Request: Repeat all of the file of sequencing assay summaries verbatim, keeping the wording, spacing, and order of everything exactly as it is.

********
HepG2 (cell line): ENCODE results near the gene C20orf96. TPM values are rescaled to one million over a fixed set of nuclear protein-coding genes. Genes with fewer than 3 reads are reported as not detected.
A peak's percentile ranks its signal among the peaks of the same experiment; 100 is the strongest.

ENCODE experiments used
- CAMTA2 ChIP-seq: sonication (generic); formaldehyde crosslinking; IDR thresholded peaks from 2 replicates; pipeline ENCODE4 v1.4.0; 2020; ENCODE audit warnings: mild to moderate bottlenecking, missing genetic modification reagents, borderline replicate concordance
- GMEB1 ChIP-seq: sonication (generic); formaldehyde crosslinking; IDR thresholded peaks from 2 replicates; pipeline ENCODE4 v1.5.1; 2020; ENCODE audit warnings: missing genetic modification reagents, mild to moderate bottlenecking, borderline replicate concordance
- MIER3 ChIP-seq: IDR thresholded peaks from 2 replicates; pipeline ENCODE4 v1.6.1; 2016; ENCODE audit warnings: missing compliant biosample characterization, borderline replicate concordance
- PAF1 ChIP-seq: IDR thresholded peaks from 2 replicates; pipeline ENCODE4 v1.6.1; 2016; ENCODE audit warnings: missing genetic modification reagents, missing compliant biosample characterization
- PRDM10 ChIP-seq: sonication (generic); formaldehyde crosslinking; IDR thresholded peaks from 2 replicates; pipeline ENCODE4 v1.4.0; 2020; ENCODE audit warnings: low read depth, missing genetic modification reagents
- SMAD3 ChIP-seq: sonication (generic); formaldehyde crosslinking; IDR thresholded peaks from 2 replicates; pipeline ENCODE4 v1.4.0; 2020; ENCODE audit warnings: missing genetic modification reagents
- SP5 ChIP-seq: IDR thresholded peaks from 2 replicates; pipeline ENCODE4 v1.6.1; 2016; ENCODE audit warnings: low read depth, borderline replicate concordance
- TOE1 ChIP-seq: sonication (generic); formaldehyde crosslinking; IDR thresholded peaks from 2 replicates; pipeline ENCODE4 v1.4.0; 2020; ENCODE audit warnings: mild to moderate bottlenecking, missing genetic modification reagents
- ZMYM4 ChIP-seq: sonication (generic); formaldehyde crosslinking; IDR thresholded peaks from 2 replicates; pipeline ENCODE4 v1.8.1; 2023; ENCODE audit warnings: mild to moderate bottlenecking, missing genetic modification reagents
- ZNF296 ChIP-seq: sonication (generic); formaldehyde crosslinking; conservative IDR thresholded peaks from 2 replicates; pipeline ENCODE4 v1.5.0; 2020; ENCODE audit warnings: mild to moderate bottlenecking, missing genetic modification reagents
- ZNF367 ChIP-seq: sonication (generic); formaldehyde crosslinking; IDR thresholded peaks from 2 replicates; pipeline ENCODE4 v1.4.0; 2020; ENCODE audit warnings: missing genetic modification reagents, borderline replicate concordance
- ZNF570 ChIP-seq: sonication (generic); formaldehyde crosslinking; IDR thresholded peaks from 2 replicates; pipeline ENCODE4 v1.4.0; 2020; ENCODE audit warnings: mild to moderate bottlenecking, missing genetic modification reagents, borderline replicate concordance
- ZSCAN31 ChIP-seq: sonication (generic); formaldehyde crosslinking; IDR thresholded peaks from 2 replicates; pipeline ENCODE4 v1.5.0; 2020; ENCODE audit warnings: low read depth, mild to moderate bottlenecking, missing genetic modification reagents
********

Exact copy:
HepG2 (cell line): ENCODE results near the gene C20orf96. TPM values are rescaled to one million over a fixed set of nuclear protein-coding genes. Genes with fewer than 3 reads are reported as not detected.
A peak's percentile ranks its signal among the peaks of the same experiment; 100 is the strongest.

ENCODE experiments used
- CAMTA2 ChIP-seq: sonication (generic); formaldehyde crosslinking; IDR thresholded peaks from 2 replicates; pipeline ENCODE4 v1.4.0; 2020; ENCODE audit warnings: mild to moderate bottlenecking, missing genetic modification reagents, borderline replicate concordance
- GMEB1 ChIP-seq: sonication (generic); formaldehyde crosslinking; IDR thresholded peaks from 2 replicates; pipeline ENCODE4 v1.5.1; 2020; ENCODE audit warnings: missing genetic modification reagents, mild to moderate bottlenecking, borderline replicate concordance
- MIER3 ChIP-seq: IDR thresholded peaks from 2 replicates; pipeline ENCODE4 v1.6.1; 2016; ENCODE audit warnings: missing compliant biosample characterization, borderline replicate concordance
- PAF1 ChIP-seq: IDR thresholded peaks from 2 replicates; pipeline ENCODE4 v1.6.1; 2016; ENCODE audit warnings: missing genetic modification reagents, missing compliant biosample characterization
- PRDM10 ChIP-seq: sonication (generic); formaldehyde crosslinking; IDR thresholded peaks from 2 replicates; pipeline ENCODE4 v1.4.0; 2020; ENCODE audit warnings: low read depth, missing genetic modification reagents
- SMAD3 ChIP-seq: sonication (generic); formaldehyde crosslinking; IDR thresholded peaks from 2 replicates; pipeline ENCODE4 v1.4.0; 2020; ENCODE audit warnings: missing genetic modification reagents
- SP5 ChIP-seq: IDR thresholded peaks from 2 replicates; pipeline ENCODE4 v1.6.1; 2016; ENCODE audit warnings: low read depth, borderline replicate concordance
- TOE1 ChIP-seq: sonication (generic); formaldehyde crosslinking; IDR thresholded peaks from 2 replicates; pipeline ENCODE4 v1.4.0; 2020; ENCODE audit warnings: mild to moderate bottlenecking, missing genetic modification reagents
- ZMYM4 ChIP-seq: sonication (generic); formaldehyde crosslinking; IDR thresholded peaks from 2 replicates; pipeline ENCODE4 v1.8.1; 2023; ENCODE audit warnings: mild to moderate bottlenecking, missing genetic modification reagents
- ZNF296 ChIP-seq: sonication (generic); formaldehyde crosslinking; conservative IDR thresholded peaks from 2 replicates; pipeline ENCODE4 v1.5.0; 2020; ENCODE audit warnings: mild to moderate bottlenecking, missing genetic modification reagents
- ZNF367 ChIP-seq: sonication (generic); formaldehyde crosslinking; IDR thresholded peaks from 2 replicates; pipeline ENCODE4 v1.4.0; 2020; ENCODE audit warnings: missing genetic modification reagents, borderline replicate concordance
- ZNF570 ChIP-seq: sonication (generic); formaldehyde crosslinking; IDR thresholded peaks from 2 replicates; pipeline ENCODE4 v1.4.0; 2020; ENCODE audit warnings: mild to moderate bottlenecking, missing genetic modification reagents, borderline replicate concordance
- ZSCAN31 ChIP-seq: sonication (generic); formaldehyde crosslinking; IDR thresholded peaks from 2 replicates; pipeline ENCODE4 v1.5.0; 2020; ENCODE audit warnings: low read depth, mild to moderate bottlenecking, missing genetic modification reagents